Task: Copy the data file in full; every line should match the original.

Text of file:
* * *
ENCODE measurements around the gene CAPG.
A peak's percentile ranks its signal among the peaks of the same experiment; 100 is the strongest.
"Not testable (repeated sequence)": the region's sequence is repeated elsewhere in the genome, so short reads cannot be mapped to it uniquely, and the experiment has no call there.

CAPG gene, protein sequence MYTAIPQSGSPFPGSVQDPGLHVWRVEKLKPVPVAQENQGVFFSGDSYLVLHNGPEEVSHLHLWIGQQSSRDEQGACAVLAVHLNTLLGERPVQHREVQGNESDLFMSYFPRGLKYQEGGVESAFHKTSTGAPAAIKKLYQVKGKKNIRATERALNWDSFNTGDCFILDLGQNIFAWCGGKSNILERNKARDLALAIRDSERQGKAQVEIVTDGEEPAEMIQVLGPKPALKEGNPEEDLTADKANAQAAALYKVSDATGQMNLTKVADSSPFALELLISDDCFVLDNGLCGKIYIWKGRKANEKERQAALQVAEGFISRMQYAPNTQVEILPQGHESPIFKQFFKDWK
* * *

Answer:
ENCODE measurements around the gene CAPG.
A peak's percentile ranks its signal among the peaks of the same experiment; 100 is the strongest.
"Not testable (repeated sequence)": the region's sequence is repeated elsewhere in the genome, so short reads cannot be mapped to it uniquely, and the experiment has no call there.

CAPG gene, protein sequence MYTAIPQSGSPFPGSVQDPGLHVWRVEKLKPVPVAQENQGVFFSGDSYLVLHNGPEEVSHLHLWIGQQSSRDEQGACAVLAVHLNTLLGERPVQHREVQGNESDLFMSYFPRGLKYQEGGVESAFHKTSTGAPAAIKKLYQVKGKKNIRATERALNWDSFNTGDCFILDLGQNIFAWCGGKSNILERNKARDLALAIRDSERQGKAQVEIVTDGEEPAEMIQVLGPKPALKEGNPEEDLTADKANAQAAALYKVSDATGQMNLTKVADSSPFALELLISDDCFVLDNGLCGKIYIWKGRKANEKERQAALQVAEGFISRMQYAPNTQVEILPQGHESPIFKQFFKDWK